Benjamin describes another lithograph by the caricaturist Marcia. Titled The Perishing of the Commune, a skeleton marked as female, shrouded in white billowing cloth and bearing a tatty red flag, rides a monstrous hyena-horse away from an alleyway, whose houses are tickled by smoke and flames. This is the enduring image of women in the Commune, or rather in the desperate end days of the Commune: Pétroleuses.

The US Minister to France, Elihu Benjamin Washburne, summarised in his hearsay-based report the phantasm of the female incendiary:

She walks with rapid step near the shadow of the wall. She is poorly dressed; her age is between forty and fifty; her forehead is bound up with a red checkered handkerchief, from which hang meshes of uncombed hair. Her face is red, her eyes blurred, and she moves with her eyes bent down.

Her right hand is in her pocket, or in the bosom of her half-buttoned dress; in the other hand she holds one of the high, narrow tin cans in which milk is carried in Paris, but which now, in the hands of this woman, contains the dreadful petroleum liquid. As she passes a poste of regulars, she smiles and nods; when they speak to her she answers, ‘My good Monsieur!’ If the street is deserted she stops, consults a bit of dirty paper that she holds in her hand, pauses a moment before the grated opening to a cellar, then continues her way, steadily, without haste.

An hour afterward, a house is on fire in the street she has passed. Such is the pétroleuse.

It is one of many concoctions by agitated imaginations. Arsonist women of Paris likely did not exist, or not in the way imagined, even if in the statutes of the Communards’ Union des femmes pour la défense de Paris, the ‘purchasing of petrol and weapons for the fighting female citizen’ was announced. Washburne’s source accumulates details – colour, demeanour, hair, gestures.

The scene is vivid, like the Naturalism ascendant at that time in the world of literary and artistic culture. The arsonist’s palette is red – the handkerchief, the face and what she touches will turn red, before it sinks as ash. She is filthy, her dress frayed, her hair uncontrollable; the paper she holds is dirty too. Her hand grasps inside her semi-buttoned dress, half-holding in the spillage of her breast, which is not the noble, giving breast of Liberty on the Barricades, but rather the breast of an unnatural woman who would swap milk for petrol. As she strides, the streets burst into flames.

Was one of these cold-blooded hotheads, with inflamed passions and a coolly calculating air, ever caught red-handed? Perhaps never, despite the apparent eye-witness statements, such John Leighton’s, who was convinced that: ‘Small tickets, of the size of postage stamps, were found pasted upon walls of houses in different parts of Paris, with the letters B.P.B. (bon pour brûler), literally, good for burning. Some of the tickets were square, others oval, with a bacchante’s head in the centre. They were fixed on spots designated by the chiefs. Every pétroleuse was to receive ten francs for each house she fired.’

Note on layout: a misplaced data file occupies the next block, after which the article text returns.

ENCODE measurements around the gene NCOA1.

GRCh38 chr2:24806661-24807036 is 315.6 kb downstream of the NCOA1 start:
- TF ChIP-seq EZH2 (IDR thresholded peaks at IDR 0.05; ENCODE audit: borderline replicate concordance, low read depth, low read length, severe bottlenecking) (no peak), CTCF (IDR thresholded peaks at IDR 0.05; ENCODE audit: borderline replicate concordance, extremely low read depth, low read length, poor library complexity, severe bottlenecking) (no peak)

A bacchante’s head – treacherous woman again, devotee of frenzy and chaos. Paris has to be patched up, ‘every hole and crevice being plastered up to prevent insertion of the diabolical liquid – walled up against pétroleurs and pétroleuses’, notes Leighton. The city turns morgue. At one location, notes Leighton: ‘This morning three pétroleuses were shot there, the bodies are still lying on the boulevards.’ There is nothing but the ache of defeat for Eulalie, Louise, Hortense, Fille, Léontine, Clara and the other pétroleuses, captured by Eugène Appert’s camera, while awaiting trial for arson, a charge they all denied.

The Paris Commune became a hellfire, scorched by the forces of reaction. Benjamin tells of fugitives executed after a chase through the underworld of skeleton-filled catacombs. The infernal history was not commiserated by the Commune in stone in a monument, but instead took the Commune as its consummation.

Benjamin points out how Blanqui, champion of insurrection, sees in its defeat only an eternity of repetition, the end of history. But Benjamin perceives, instead, its marking the end of a phantasmagoria, which was a promise of universal liberation, that was only broken time after time by the bourgeoisie. It becomes ever clearer, he notes, that ‘every manufacturer lives in his factory like a plantation owner among his slaves’. No equality here. Not then. Not now.